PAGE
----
Material Weight of 3 Coins (g)
colorFabb PLA/PHA 16
Proto-Pasta Composite Copper HTPLA 42
colorFabb copperFill 68
PLA/PHA on ScalecolorFabb copperFill on ScaleProto-Pasta Composite Copper HTPLA on Scale

Expose the metal
Sand the part using progressively finer grits of sandpaper.  I used wet sanding and went through the following grits and types of sand papers.  90, 180, 320, and emery paper.  I did all the sanding wet.  

When you sand, you want to be patient and let the paper do the work.  Don't push down hard. 

A trick I used from preparing cross sections of electronics was to sand with each paper until all lines from the previous paper are completely gone. 

I also found that I like these sanding blocks from Lowe's.  After they've worn down a bit, they are kind of nice for polishing.

    Once you have gotten to the finest grit of sand paper, rinse the part off with clean water and pat it dry.  Polish the paper using polishing cloths until you have a smooth finish. 

    For these coins, I polished the upper most top surfaces only.  This leaves the recessed surfaces still encapsulated in PLA, so that when we go to Patina them, they will remain the reddish color of the filament for a cool two tone effect.

    Polished Shamrock copperFill Coin

    Patina

    I did some Google Fu for different techniques for creating a patina on copper and found a number of advised methods.  The easiest ones seemed to be simply using vinegar.  I tested different types of vinegars with and without salts and decided that I was going to go with white vinegar.  Here are some pics of different test pieces.  

    Patina Test Samples

    What I ended up doing was filling a bowl with a little bit of white vinegar, then putting a paper towel in the vinegar to give the pieces a surface to stand on without being partially submerged.  I think wetted the surfaces of the coins with vinegar, set it in a pyrex tupperware bowl, and covered.

    Coin samples in Patina Bowl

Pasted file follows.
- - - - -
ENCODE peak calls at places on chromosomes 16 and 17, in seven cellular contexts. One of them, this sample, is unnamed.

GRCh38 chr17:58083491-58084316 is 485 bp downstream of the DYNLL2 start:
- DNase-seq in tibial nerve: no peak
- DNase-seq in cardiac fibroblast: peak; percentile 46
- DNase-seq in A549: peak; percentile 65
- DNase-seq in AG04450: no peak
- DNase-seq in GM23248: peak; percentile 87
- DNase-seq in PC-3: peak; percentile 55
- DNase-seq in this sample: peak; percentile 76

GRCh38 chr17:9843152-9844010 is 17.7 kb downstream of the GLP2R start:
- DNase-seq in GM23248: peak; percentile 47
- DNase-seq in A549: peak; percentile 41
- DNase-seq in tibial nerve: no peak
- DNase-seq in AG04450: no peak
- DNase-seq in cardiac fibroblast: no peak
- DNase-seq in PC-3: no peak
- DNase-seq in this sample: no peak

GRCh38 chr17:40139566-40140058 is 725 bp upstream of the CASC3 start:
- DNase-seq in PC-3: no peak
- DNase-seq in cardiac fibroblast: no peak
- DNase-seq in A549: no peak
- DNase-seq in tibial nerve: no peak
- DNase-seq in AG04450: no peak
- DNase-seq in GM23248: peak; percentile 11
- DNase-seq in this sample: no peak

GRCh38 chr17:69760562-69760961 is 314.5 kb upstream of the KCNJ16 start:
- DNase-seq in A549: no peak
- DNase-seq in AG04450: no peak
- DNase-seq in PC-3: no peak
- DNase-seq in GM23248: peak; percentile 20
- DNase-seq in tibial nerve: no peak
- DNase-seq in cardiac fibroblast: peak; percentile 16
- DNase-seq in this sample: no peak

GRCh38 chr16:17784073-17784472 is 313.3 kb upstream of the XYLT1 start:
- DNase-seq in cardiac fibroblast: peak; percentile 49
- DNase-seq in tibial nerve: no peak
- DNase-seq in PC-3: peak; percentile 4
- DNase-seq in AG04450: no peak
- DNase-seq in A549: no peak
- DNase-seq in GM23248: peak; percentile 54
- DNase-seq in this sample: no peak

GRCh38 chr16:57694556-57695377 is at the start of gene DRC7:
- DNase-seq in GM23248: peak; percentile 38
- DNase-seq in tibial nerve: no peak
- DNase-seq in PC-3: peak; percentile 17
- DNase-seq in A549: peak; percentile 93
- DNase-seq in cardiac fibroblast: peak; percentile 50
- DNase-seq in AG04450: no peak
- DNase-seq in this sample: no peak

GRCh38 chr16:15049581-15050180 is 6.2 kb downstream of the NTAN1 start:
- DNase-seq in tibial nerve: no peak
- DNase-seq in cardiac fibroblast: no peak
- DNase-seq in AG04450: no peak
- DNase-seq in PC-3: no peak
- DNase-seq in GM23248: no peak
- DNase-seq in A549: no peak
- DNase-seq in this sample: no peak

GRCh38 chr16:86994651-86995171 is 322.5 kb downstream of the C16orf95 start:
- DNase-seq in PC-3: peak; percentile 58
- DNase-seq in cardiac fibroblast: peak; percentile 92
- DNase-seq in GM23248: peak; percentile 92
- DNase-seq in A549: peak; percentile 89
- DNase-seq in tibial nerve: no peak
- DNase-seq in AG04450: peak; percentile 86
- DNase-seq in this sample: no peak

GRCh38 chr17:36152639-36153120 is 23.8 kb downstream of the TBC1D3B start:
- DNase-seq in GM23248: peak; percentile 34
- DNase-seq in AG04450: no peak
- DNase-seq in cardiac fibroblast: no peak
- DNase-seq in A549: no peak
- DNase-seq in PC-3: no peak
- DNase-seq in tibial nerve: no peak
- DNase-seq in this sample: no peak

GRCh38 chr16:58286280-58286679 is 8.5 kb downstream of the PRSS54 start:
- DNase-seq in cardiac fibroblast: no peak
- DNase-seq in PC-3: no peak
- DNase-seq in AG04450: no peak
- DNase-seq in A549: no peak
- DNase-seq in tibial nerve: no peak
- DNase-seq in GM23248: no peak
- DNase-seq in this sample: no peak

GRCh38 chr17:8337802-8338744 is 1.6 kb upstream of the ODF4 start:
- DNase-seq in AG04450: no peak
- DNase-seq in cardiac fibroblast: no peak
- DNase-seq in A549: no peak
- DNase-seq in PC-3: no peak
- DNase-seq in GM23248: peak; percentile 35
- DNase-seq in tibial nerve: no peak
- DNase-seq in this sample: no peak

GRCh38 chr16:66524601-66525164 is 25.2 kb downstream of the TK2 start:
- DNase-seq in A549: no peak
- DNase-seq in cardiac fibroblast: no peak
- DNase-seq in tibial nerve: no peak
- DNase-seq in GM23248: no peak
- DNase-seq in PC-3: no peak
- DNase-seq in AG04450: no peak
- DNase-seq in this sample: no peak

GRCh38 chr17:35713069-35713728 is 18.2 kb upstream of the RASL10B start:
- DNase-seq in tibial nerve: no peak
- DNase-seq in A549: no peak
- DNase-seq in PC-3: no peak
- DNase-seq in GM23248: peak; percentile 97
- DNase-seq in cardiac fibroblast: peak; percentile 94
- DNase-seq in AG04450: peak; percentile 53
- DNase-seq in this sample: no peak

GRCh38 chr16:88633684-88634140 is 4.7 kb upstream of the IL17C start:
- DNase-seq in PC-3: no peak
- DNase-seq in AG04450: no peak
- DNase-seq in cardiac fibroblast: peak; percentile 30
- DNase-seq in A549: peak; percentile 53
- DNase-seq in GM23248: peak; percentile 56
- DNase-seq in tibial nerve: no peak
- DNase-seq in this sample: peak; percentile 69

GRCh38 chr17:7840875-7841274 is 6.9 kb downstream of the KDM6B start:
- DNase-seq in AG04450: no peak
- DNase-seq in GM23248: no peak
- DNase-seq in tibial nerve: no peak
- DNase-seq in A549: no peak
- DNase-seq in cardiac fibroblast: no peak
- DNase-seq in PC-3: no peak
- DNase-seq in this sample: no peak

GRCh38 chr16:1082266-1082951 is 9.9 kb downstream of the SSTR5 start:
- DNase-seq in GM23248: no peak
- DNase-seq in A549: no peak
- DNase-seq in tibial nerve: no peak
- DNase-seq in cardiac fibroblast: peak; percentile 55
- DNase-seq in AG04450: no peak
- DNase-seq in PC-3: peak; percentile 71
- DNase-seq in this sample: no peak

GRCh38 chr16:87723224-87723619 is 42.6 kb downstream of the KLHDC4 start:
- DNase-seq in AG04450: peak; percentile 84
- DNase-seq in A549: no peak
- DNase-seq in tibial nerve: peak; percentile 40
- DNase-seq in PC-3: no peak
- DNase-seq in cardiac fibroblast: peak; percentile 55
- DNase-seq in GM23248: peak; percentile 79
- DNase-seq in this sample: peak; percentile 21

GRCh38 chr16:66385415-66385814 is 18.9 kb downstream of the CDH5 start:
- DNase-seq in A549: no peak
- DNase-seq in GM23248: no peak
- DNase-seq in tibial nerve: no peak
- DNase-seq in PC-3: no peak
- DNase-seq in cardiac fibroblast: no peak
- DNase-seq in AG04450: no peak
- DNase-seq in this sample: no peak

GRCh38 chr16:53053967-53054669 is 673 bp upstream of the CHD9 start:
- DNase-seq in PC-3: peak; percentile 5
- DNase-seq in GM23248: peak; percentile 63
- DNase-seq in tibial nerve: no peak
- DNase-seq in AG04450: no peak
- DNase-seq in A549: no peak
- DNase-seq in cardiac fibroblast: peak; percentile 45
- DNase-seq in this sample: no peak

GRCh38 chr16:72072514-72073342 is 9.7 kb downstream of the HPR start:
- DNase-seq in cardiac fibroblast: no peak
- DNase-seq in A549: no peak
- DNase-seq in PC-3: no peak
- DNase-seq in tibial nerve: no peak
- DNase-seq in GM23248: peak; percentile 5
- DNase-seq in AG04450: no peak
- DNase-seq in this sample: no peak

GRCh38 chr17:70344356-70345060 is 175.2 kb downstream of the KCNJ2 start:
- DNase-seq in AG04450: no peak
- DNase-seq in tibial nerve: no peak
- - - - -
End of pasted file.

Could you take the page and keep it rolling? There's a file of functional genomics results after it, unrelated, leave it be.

I then used a little bit of science to get things moving.  I boiled a little bit of water, about half an inch deep in a pan.  I turned the heat off so it was no longer at a rolling boil, and set my bowl in the water.  Since creating a patina is a chemical reaction and chemical reactions are greatly accelerated by heat, this got me a nice patina much quicker.  

    After a few hours, I took the parts out and this was the result with Proto-Pasta on the right and colorFabb on the left.  Some interesting observations:  The colorFabb took on much more of a green patina.  I believe this is due to the higher metal content.  The Proto-Pasta had about the same green, but only where droplets had been sitting on the part.  

    You can also see that the areas that were not polished did not patina at all.  This is because the copper was still covered in a film of PLA.  Kind of a neat effect, right?

     One last picture showing a few more example effects I played around with:




    Matthew Gorton
    Matthew Gorton

    Author

    Matthew Gorton is the founder of printedsolid.com. He is a mechanical / materials engineer by education and has worked as a design, process and quality engineer in the medical, electronics, and aerospace industries. He is enthusiastic about applying all he has learned through these experiences to 3D printing and sharing that with others.